Rt Hon. Mel Stride MP says ‘many will be looking to their insurer for both flexibility and assurance’

The chair of the House of Commons appointed Treasury Select Committee has sent a public letter to the ABI’s director general Huw Evans to determine how the insurance sector is responding to the coronavirus pandemic.

The Rt Hon. Mel Stride MP, chair of the Treasury Select Committee, submitted the letter on behalf of the Parliamentary body this week.

In it he said: “It is a concerning time for all of us in the face of the coronavirus threat. As such, many will be looking to their insurer for both flexibility and assurance.

The Financial Conduct Authority’s (FCA’s) recent communication to insurance firms, Insurance and coronavirus (Covid-19): our expectations of firms (19 March 2020), was clear on what the regulator will require of firms.

“In the light of that communication, and to further understand the industry’s response to the coronavirus, I would be grateful for information in relation to your members.”

Demanding answers

Stride’s letter goes on to list the details that the Select Committee want the ABI to answer. He asked:

  • ”How many of your members (by type of cover, e.g. commercial, travel) have ceased to offer a product since the onset of the crisis? - Where products have ceased to be offered, can you provide the type and number of products that have been taken out of the market?
  • How many of your members (by type of cover) have changed the terms of a product: while it is in force (number of products and type); at renewal (number of products and type); at initial purchase (number of products and type)?
  • Can you provide examples, by product, of how policies have changed, while in force, at renewal or at initial purchase?
  • Can you provide, on a weekly basis since 1 January 2020, the aggregated number of policies sold by type of cover, separated by renewal or initial custom?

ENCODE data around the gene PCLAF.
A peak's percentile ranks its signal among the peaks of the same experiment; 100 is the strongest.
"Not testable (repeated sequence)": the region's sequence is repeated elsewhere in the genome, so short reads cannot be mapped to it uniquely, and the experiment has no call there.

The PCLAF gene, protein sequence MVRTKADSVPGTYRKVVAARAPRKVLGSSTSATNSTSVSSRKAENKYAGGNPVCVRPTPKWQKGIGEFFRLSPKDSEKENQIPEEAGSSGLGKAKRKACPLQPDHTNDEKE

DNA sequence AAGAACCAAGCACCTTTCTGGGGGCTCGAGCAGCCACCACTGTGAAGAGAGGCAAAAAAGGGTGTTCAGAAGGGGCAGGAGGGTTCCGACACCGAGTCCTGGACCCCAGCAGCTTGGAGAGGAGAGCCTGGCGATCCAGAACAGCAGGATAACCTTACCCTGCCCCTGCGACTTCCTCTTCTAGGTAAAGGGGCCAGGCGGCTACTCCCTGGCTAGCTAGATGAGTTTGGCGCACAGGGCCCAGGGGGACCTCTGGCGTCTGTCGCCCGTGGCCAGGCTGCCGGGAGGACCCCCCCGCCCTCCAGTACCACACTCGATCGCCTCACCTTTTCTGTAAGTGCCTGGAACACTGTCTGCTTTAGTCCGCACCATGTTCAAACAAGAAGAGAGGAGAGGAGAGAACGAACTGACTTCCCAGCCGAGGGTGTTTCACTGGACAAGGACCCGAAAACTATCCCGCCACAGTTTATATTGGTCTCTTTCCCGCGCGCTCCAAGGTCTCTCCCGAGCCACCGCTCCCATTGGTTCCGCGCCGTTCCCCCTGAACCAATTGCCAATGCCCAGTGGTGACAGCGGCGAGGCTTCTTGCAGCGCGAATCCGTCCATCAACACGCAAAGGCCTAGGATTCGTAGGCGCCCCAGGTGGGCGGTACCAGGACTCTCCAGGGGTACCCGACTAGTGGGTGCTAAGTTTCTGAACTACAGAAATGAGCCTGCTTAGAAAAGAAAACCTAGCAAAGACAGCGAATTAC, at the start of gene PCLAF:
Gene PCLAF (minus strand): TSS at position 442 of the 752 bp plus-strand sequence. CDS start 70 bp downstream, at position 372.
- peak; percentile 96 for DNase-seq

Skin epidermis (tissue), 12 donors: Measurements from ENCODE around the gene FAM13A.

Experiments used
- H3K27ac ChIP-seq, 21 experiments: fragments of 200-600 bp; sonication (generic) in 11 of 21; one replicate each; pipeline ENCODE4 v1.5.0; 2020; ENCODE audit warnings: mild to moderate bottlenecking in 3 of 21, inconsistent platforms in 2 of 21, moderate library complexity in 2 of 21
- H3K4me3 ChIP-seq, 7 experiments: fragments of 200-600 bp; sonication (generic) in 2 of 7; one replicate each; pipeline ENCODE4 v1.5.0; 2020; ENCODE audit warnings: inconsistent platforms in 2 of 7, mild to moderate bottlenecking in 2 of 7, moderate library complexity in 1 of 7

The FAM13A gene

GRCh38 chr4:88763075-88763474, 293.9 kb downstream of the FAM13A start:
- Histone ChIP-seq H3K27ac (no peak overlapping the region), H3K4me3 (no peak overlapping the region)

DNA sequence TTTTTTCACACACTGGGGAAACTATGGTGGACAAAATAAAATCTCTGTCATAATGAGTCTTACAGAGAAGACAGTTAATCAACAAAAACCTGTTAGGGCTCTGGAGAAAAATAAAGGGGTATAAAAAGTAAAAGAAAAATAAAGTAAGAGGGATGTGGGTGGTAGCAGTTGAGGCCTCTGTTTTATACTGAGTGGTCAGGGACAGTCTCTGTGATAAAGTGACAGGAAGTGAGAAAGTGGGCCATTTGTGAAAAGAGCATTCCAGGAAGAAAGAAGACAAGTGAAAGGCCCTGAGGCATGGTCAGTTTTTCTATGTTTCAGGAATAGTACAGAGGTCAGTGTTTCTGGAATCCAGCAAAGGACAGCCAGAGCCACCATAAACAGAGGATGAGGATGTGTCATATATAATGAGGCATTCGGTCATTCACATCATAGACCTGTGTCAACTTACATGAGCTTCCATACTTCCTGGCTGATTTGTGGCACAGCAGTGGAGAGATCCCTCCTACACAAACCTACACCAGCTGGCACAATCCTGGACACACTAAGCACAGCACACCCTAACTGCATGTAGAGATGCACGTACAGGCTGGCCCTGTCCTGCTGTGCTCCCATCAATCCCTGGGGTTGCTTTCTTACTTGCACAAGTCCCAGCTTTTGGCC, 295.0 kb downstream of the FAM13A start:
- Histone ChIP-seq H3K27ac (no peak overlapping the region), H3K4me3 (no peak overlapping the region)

• Can you provide information on how firms have communicated to customers, both current and potential, how things have changed in the market, and where exclusions, or changes in when policies can be called upon, have also changed?
  • Can you provide an estimate of the amount of money, in aggregate, your firms expect to pay out for business disruption in the face of the coronavirus?
  • Can you provide details of the approach that your members are taking in respect of business interruption insurance, given the government’s recent announcements concerning the effective moment of the requirement for businesses to close?
  • Can you provide details of the approach that your members are taking regarding the provision of cover for the costs to business relating to Covid-19 and where there may be some flexibility shown in respect of this element of potential cover?
  • Given that the NHS has secured an agreement to use private hospital facilities and staff, what are the implications for the cover that firms are able to provide to individuals with private health insurance policies?”

The letter concluded: “I recognise the challenges in providing this data, but I would be grateful for a swift response, including in separate letters if certain data and information proves easier to attain than others.

“I am copying this letter to the Financial Conduct Authority and shall be placing this letter and your response in the public domain.”

Pandemic insurance too expensive

In response to Stride’s letter, an ABI spokesperson said: “We are addressing the questions raised, and will be responding to the Committee.

“The insurance industry recognises this is a very difficult and worrying time and insurers are doing all [they] can to help and support customers.

”This includes travel insurers expected to make record pay outs of £275m to people who have had their travel plans ruined by coronavirus, industry commitments to ensure fair and prompt service standards to customers, including waiving the requirement to inform your insurer if using your car for volunteering and ensuring drivers are not penalised following suspension of vehicle MOT testing.

“This is an unprecedented challenge and no country in the world offers extensive pandemic insurance to business.

“Governments need to work with insurers on solutions to this global issue. Insurance to cover all pandemics would be too expensive for most firms to afford.

”Millions of firms, large and small, rely on insurers to protect them against the day to day risks like fire, flood, and workplace injuries, on which insurers pay out over £22m every day to help UK businesses continue trading.”